In another case they worked with a call centre to look for ways to reduce burnout and high staff turnover. Their badges revealed that the most productive workers frequently shared tips and frustrations with their colleagues. Consequently, they abolished individual break slots in favour of 15 minutes of shared break time. This less efficient solution – no one is answering the phones – led to shorter calls and lower stress while increasing productivity by more than 10%.
Are you happy enough to do your job?
As Greg Lindsay says in his article, “HR Meets Data: How Your Boss Will Monitor You To Create The Quantified Workplace”, referring to William Davies’ critique of these practices, “…it’s not difficult to imagine a neo-Taylorist office of continuous performance reviews in which bathroom breaks are subject to rigorous statistical analysis and unproductive office friendships are discouraged with the threat of termination.”
Terry Eagleton, in his review of Davies’ book, talks about how corporations are now employing chief happiness officers, how Google employs a “Jolly Good Fellow” to improve employees’ mood, and how specialist happiness consultants advise people who have been evicted from their homes on how to move on emotionally. A new drug, Wellbutrin, promises to limit feelings of grief after the death of a loved one, “… and is supposed to be so effective that the American Psychiatric Association has ruled that to be unhappy for more than two weeks after the death of another human being can be considered a mental illness. Bereavement is a risk to one’s psychological wellbeing.”
Happiness for corporate psychologists is about feeling good, but you are not going to persuade people who are victims of unfortunate circumstances, injustice or exploitation to feel good just because it’s good for business.
Problems with being “authentic”
I recently came across Adam Grant’s NY Times article, “Unless You’re Oprah, ‘Be Yourself’ Is Terrible Advice”. He says that “nobody wants to see your true self” and that “… deceit makes our world go round. Without lies, marriages would crumble, workers would be fired, egos would be shattered, governments would collapse.”
He describes a personality trait called “self-monitoring”: high self-monitors adapt their personas to situations, whereas low-self monitors believe that they are who they are and in being authentic. High self-monitors are likely to be more successful in their careers, and low self-monitors risk being judged as “weak and unprofessional”. Psychologist Carol Dweck’s research has demonstrated that merely believing that there’s a fixed, authentic self, a personality with defined strengths and weaknesses, can make you believe there’s no point in attempting to meet certain challenges, and seriously interfere with personal growth.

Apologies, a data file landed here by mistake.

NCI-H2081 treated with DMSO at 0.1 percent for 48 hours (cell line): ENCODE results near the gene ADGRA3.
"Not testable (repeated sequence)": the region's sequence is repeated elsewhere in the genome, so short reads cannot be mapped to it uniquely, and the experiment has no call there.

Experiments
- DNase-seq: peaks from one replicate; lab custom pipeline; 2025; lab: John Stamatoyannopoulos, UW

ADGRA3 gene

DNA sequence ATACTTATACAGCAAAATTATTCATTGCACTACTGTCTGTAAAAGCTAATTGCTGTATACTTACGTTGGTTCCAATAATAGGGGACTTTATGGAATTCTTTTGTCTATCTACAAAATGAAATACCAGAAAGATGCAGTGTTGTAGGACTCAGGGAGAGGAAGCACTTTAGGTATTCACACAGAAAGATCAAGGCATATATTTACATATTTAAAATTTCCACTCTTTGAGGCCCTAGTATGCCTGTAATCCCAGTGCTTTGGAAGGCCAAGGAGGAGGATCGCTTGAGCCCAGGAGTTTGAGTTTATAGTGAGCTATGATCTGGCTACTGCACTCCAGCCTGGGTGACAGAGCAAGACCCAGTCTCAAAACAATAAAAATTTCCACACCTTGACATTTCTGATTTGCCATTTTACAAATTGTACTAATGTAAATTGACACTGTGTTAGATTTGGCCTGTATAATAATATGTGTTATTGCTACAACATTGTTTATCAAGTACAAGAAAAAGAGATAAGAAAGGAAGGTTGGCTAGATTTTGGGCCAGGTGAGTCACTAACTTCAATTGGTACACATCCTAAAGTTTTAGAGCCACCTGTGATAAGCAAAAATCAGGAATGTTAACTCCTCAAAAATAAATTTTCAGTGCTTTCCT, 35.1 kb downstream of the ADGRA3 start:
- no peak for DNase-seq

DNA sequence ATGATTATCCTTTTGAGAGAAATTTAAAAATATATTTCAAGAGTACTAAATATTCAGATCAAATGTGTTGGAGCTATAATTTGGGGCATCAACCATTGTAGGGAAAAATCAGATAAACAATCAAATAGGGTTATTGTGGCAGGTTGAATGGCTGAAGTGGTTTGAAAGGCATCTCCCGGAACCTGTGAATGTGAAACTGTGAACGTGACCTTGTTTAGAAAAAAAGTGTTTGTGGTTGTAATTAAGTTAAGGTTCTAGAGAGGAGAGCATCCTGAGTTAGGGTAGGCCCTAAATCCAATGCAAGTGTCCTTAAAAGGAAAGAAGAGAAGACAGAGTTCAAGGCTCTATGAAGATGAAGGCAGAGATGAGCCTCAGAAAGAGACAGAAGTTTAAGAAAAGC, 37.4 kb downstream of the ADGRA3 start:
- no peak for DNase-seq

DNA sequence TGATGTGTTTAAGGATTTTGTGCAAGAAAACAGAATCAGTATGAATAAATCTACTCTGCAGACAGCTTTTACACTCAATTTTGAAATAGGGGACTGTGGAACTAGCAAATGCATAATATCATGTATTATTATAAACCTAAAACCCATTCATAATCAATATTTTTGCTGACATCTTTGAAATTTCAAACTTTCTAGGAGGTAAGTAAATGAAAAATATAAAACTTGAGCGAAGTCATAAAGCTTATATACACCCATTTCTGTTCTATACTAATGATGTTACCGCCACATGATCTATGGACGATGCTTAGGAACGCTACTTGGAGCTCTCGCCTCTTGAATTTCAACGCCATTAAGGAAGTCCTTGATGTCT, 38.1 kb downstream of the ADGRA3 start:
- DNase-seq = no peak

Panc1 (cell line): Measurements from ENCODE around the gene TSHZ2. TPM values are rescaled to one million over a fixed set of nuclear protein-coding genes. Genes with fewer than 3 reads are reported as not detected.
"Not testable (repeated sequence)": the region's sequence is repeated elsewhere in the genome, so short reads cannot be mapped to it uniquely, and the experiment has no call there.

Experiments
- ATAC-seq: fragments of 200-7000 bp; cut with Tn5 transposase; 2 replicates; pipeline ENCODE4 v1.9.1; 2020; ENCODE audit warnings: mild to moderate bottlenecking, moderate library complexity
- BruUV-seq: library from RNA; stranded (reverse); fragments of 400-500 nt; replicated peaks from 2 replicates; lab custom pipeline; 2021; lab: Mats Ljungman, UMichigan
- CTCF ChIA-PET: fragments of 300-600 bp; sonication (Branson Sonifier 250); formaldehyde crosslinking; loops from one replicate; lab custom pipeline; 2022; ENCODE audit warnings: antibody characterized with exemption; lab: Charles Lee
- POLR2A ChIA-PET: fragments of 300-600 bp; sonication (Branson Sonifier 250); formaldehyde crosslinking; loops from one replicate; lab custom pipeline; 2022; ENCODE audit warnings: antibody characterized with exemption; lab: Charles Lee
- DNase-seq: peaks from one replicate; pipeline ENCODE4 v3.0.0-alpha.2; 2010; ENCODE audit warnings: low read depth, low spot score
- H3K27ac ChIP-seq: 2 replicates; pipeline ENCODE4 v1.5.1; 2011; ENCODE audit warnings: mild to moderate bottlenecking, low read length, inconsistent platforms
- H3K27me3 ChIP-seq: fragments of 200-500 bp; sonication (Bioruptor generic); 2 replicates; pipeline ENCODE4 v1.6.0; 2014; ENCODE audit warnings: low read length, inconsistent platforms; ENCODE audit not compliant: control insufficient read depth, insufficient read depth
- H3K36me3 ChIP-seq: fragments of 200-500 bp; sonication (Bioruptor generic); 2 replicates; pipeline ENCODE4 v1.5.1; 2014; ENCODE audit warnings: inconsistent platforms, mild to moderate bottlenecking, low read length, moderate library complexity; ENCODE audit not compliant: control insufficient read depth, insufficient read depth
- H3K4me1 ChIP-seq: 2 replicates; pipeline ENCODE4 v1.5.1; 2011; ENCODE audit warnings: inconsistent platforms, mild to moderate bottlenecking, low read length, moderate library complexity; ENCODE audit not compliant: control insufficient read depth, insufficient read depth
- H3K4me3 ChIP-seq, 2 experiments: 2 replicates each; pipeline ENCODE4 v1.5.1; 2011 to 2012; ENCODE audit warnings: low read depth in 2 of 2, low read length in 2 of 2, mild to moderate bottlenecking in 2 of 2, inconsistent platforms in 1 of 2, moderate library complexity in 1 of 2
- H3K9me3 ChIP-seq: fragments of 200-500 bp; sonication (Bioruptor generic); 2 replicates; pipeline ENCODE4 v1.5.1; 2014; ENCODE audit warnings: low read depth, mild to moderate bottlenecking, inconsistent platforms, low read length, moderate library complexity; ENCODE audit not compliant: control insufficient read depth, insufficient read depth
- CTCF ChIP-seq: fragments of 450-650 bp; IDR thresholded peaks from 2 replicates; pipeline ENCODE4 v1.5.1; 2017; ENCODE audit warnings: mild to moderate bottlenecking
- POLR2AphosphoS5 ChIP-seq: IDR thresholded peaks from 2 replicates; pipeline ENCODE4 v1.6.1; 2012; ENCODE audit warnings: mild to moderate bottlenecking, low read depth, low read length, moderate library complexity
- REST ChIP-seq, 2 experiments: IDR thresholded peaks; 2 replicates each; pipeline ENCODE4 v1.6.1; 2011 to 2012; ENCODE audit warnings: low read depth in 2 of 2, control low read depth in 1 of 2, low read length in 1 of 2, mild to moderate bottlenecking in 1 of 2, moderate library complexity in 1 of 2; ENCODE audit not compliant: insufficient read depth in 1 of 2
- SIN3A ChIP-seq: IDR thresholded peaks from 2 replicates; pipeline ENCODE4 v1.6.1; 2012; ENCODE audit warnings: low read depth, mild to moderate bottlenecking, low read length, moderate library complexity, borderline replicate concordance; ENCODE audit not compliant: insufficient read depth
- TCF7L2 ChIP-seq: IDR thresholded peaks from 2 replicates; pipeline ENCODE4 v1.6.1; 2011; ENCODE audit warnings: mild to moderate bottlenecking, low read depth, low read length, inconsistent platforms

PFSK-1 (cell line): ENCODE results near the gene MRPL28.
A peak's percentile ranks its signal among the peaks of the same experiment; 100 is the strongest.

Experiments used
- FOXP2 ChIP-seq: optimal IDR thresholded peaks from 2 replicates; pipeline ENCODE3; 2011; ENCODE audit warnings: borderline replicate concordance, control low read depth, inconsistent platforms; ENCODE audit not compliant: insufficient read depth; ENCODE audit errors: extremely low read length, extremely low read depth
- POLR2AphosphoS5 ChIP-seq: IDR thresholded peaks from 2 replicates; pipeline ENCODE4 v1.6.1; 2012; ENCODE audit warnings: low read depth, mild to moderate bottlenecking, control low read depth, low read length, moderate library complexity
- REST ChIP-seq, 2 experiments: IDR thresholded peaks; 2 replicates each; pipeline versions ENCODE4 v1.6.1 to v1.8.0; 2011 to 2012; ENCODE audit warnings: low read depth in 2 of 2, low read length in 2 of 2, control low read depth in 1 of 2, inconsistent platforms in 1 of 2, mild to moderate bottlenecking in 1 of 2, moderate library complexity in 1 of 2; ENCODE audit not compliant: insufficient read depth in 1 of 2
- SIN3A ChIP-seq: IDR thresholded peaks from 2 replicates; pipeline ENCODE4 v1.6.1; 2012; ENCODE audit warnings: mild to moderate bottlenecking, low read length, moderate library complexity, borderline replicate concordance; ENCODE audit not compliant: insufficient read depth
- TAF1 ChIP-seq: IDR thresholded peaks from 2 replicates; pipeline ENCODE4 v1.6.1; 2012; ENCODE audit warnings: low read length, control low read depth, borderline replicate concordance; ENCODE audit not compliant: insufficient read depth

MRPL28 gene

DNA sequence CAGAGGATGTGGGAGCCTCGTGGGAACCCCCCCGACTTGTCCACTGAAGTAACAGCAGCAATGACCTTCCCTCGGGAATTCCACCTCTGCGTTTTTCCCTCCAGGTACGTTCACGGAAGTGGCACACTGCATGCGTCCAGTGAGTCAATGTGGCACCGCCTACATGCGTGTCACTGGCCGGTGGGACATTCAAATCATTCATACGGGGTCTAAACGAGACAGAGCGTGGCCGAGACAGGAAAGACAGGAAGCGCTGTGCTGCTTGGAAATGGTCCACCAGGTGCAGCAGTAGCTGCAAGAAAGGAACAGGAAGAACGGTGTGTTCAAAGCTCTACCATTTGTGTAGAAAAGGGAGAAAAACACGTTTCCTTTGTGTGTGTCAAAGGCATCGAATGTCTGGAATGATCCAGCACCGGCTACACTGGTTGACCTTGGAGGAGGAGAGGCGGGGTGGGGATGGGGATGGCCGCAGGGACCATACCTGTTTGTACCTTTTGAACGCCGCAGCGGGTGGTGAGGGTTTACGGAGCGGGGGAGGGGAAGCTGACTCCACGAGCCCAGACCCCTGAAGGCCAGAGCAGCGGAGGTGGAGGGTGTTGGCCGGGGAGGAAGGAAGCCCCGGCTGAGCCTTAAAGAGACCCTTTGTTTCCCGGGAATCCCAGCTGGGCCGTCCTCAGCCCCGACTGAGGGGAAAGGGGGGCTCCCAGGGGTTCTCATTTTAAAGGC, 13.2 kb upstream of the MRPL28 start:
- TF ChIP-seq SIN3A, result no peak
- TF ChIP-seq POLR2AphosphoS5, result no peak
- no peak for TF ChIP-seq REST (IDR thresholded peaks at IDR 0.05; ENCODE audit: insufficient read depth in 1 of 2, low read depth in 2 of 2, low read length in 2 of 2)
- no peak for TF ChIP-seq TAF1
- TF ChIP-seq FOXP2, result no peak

My unpresentable, authentic self
Authenticity is the idea that we should always reveal our true selves. Ruth Whippman, author of The Pursuit of Happiness: And Why it’s Making Us Anxious, says, “My own authentic self, sadly, is a fan of pyjamas and inertia,” and suggests that a functioning society depends on us presenting an acceptable version of ourselves to the world.
How to achieve success and happiness by being inauthentic
I have a long history of “failing” personality and aptitude tests. For my statistics class at University, we did a lot of these tests to generate data to analyse. I was always the outlier in my class – in the more introverted, maths and logic-impaired tails of the normal distribution.
The Big 5 personality test, for example, evaluates you along 5 scales, in which one end is clearly the right one with the desirable characteristic, and the other end is … the wrong end. The scales are Openness (intellect), Conscientiousness, Extraversion, Agreeableness and Emotional Stability. What I learned about myself from this test was that I was lacking in focus and self-discipline, an introvert, naïve, anxious and pessimistic: in other words, a typical, unpresentable 19-year -old.
Fake it till you make it
However, for the following decade, I adopted a strategy of “faking it”. This worked quite well, and I managed to earn a living and have relationships by convincing potential employers, partners and often myself that I was outgoing, optimistic, easy-going and completely committed to whatever it was they were proposing. It was exhausting but I faked it till I made it.
Amy Cuddy in her TED talk, “Your Body Language Shapes Who You Are”, famous for her advocating “power posing” before engaging in stressful situations like interviews or public speaking, describes her research which proves that “faking it” produces desirable physiological changes and practical results.
Don’t be authentic. Be sincere.
I agree with Adam Grant’s conclusion: rather than trying to be authentic, focus on being sincere in your efforts to be your best self. This means, instead of trying to “be ourselves”, let’s think about the person we want to be, and then strive to be that person. I think happiness comes from faking it and then making it.
What do you think?